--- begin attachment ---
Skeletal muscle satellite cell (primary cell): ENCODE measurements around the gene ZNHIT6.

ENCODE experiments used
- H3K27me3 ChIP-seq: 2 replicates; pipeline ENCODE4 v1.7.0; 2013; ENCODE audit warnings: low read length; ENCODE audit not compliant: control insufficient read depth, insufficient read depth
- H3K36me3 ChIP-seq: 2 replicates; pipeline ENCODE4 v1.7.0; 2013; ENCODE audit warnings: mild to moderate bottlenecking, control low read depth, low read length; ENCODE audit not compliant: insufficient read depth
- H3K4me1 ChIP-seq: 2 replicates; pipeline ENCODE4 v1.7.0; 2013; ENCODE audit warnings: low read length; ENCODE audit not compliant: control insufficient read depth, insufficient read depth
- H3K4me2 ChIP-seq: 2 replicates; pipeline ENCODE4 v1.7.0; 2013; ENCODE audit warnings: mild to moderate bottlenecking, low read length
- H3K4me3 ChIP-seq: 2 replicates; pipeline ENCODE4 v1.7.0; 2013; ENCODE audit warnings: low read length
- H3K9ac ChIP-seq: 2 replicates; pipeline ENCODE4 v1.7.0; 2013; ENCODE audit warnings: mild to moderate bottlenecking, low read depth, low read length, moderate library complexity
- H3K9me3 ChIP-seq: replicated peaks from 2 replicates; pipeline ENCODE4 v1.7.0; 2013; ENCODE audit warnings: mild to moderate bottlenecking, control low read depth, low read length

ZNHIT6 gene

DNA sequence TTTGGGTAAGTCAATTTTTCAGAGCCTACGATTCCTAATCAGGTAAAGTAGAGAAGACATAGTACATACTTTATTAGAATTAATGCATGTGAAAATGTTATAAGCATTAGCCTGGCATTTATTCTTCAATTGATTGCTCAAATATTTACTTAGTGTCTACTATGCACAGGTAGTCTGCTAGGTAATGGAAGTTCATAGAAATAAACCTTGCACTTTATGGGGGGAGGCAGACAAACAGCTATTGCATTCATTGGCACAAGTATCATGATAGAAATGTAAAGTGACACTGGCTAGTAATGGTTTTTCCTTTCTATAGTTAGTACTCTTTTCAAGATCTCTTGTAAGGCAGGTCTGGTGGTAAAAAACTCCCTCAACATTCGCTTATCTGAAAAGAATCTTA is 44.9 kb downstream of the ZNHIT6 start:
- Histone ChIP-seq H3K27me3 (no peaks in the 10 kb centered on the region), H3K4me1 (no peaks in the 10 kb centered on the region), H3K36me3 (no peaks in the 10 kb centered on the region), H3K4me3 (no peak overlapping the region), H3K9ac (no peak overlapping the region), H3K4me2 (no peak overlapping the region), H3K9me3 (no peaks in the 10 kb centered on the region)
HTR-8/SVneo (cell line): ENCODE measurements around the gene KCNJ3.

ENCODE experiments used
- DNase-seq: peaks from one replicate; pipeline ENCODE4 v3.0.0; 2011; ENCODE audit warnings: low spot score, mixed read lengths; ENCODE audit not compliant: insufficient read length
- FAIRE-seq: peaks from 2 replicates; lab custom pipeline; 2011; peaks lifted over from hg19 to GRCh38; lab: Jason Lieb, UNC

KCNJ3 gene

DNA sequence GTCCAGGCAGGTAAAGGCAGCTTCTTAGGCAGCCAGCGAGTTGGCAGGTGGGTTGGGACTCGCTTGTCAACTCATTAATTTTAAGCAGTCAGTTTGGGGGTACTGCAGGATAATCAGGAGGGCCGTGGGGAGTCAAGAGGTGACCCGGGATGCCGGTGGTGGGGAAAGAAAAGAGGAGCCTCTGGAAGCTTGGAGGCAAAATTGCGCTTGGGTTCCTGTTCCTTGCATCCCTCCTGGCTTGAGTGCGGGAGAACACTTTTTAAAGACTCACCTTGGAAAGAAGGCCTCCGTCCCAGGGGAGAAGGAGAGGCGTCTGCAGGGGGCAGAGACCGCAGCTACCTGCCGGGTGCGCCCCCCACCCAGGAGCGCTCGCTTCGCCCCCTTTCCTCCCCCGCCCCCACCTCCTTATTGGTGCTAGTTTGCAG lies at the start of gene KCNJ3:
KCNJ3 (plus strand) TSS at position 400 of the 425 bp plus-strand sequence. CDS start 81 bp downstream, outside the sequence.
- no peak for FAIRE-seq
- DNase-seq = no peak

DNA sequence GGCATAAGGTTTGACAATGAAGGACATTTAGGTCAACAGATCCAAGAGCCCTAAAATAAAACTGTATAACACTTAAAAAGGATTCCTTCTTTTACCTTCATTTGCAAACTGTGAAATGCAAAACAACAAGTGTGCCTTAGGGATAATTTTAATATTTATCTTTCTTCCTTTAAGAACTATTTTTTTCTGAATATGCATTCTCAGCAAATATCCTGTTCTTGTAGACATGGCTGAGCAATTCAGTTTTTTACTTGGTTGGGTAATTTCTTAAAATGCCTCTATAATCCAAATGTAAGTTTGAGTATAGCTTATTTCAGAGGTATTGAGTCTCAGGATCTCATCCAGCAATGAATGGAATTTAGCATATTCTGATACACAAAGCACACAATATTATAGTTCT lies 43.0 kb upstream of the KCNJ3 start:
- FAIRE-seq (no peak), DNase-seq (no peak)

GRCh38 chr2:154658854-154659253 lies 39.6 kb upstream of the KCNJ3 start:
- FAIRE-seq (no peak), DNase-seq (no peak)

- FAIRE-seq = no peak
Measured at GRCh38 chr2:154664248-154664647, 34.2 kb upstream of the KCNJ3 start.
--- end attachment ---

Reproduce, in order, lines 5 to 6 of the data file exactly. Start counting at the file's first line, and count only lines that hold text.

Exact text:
- H3K4me1 ChIP-seq: 2 replicates; pipeline ENCODE4 v1.7.0; 2013; ENCODE audit warnings: low read length; ENCODE audit not compliant: control insufficient read depth, insufficient read depth
- H3K4me2 ChIP-seq: 2 replicates; pipeline ENCODE4 v1.7.0; 2013; ENCODE audit warnings: mild to moderate bottlenecking, low read length